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A Dog Named Rachel

 

            Before I was born, my parents had a dog named Rachel. She was a stray they’d picked up along the way, a black dog of unspecific origin. She was old by the time I came around, but there’s a story that when I was six months old, my mom called for “Rachel,” and the dog hobbled over to Mom thinking she was the one being asked for, and I crawled.

            I like my name, it’s a good name. There are a lot of biblical names with negative connotations, but mine is pretty clean and positive. So I should be happy.

            Except, my brother wasn’t named after a family pet.

            My father said the names were a coincidence. I was named after a great grandmother named Rachel, and Rachel dog was maybe named after Rabbi Ralph or one of the rabbits my parents kept in the backyard before I was born.

            There’s a Jewish custom, or superstition, against naming a child after a living relative. I’m sure there’s a long tractate somewhere explaining the reasons, but I remember being told that it was wrong to take a name from someone who was still busy using it. As if you’d steal some of their years along with their name. And Rachel dog was still alive when I stole her name. She didn’t live much longer after that, either.

            I feel like my father was sending me a message by giving me the same name as the family dog. He made a point of not talking about it, just leaving the truth in the background, for me to discover on my own and guess at the significance. It was a message he could hide from the outside world, who would only see the loveliness of the biblical Rachel, and never see the humiliation.

Animal Cops

Sometimes I watch the animal cop shows on Animal Planet. I usually can’t watch a whole episode at once. They intervene in cases of abuse and neglect: a dog left in a yard with a chain embedded in her neck, kittens left under a porch without care, a horse starving in a filed, a duck with a knife wound in its backside.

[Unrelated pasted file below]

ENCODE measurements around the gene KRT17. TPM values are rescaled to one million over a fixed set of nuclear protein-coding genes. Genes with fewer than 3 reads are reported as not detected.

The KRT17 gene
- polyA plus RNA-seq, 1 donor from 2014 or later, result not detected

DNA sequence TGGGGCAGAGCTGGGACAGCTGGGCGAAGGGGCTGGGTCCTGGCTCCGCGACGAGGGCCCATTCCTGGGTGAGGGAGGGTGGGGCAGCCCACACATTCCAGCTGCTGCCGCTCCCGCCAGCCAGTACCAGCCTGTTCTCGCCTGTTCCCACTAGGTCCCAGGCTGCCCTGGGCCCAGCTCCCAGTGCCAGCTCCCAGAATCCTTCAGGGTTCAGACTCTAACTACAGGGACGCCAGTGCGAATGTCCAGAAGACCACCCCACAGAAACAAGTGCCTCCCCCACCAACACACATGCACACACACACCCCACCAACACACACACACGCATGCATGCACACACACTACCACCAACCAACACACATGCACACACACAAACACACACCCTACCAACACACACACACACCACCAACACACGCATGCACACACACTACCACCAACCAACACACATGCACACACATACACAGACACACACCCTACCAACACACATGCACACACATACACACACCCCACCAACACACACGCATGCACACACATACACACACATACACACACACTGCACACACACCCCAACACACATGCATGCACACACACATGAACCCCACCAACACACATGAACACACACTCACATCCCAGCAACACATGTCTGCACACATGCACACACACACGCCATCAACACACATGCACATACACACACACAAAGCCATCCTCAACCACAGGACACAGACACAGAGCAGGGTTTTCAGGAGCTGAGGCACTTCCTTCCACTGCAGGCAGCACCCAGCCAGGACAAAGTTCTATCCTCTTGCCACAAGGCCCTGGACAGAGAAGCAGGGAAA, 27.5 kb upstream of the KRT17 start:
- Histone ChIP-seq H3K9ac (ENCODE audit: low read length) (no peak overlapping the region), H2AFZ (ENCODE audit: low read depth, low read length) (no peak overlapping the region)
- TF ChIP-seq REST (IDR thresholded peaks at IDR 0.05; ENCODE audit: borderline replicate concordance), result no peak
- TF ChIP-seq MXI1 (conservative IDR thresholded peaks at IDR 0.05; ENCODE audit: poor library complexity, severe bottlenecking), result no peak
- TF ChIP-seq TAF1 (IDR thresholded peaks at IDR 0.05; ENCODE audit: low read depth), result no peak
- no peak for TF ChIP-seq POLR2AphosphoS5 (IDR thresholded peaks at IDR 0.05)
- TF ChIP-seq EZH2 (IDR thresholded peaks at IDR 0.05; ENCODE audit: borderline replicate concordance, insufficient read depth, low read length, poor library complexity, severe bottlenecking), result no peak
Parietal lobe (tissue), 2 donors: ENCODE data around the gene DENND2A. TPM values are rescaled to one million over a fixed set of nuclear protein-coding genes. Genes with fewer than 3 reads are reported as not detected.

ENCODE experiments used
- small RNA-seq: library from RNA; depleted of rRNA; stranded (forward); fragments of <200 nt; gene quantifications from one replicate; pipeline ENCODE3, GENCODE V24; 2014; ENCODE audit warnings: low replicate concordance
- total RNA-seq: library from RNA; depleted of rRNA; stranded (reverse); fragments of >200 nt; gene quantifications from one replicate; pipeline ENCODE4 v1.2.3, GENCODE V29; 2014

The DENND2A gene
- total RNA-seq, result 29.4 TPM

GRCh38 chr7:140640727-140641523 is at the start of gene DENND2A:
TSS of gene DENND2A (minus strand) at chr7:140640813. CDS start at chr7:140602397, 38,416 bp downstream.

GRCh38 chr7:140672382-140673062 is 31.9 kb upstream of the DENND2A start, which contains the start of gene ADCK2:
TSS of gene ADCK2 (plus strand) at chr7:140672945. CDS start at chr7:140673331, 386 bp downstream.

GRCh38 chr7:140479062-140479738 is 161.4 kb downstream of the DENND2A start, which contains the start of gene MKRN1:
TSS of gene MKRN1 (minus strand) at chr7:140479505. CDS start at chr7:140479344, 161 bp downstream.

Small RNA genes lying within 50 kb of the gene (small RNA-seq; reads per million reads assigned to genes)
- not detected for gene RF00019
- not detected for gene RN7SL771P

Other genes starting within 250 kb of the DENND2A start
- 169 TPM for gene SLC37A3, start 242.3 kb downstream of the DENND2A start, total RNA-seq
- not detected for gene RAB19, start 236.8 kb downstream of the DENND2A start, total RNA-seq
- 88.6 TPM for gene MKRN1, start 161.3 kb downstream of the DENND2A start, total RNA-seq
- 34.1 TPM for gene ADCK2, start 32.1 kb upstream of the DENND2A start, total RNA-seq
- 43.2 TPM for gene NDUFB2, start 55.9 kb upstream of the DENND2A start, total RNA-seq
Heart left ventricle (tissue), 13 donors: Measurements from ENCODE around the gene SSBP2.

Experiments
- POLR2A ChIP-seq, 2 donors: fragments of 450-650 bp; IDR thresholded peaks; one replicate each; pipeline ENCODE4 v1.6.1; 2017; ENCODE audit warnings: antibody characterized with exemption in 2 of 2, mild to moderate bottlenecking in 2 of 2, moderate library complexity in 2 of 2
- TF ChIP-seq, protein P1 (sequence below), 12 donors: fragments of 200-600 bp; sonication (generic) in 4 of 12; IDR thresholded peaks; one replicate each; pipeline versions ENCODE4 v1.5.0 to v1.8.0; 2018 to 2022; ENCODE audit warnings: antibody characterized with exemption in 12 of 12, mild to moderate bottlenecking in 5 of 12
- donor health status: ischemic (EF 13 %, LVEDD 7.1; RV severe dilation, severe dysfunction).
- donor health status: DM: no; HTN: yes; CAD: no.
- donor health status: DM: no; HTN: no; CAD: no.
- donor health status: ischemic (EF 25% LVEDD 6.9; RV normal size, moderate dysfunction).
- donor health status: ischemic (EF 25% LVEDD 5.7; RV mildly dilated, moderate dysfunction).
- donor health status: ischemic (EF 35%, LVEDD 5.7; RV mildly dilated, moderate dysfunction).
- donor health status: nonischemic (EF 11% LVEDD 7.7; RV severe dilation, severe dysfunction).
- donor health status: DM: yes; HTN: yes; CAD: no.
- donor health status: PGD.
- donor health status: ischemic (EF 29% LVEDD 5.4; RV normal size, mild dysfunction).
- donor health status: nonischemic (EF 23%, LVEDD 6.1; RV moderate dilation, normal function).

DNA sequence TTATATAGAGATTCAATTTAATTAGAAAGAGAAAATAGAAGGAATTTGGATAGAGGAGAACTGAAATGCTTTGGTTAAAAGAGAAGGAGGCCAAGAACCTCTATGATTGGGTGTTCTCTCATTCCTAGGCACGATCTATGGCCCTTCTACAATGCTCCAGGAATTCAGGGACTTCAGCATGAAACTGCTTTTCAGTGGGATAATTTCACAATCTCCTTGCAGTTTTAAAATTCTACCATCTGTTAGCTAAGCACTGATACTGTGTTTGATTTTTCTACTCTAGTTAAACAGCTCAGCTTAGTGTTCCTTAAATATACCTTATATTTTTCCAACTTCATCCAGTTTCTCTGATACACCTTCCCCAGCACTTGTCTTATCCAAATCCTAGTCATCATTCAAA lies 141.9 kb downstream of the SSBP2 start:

Watching those shows makes me feel guilty for not wanting to be a veterinarian or animal cop or doggy social worker. And then the guilt expands from neglected and abused dogs to neglected and abused children, until I end up curled in a ball on the floor, feeling useless and awful, and still having no idea what to do.

There used to be a show on TV called Dogtown, about a well funded animal rescue facility in Utah, called Best Friends. They had areas for all kinds of animals, but the show focused on the dogs. They had trainers and groomers and veterinarians on staff, plus volunteers and adoption counselors and caretakers and on and on. It seemed like somewhere I’d want to go myself, to be rewired and retrained and adopted out anew. They also had a policy that any dog who couldn’t find a new home would always have a home with them.

Orphanages would come back into style if they were run half as well and with half as much compassion as Dogtown. And it makes me wonder why we can’t do better for children in foster care, or for dogs across the country who are being put down by well meaning people at understaffed shelters.

It was an aspirational show, but nothing I could imagine living up to myself. After each episode I’d think, maybe I could learn how to train dogs, or join a local rescue operation, or at least foster dogs while they’re waiting for their forever home. But then I’d crumple again, and feel guilty for having only the one dog and not even being able to train HER.

I guess my question is, could the people who create these shows take the next step, the one that allows people like me to step out of the guilt and have a manageable task to do that would actually help. Is there a think tank working on this? How can rescue organizations marshal the millions of pet owners and animal lovers to help, instead of overwhelming us with so much guilt that we can’t think straight or even remain upright?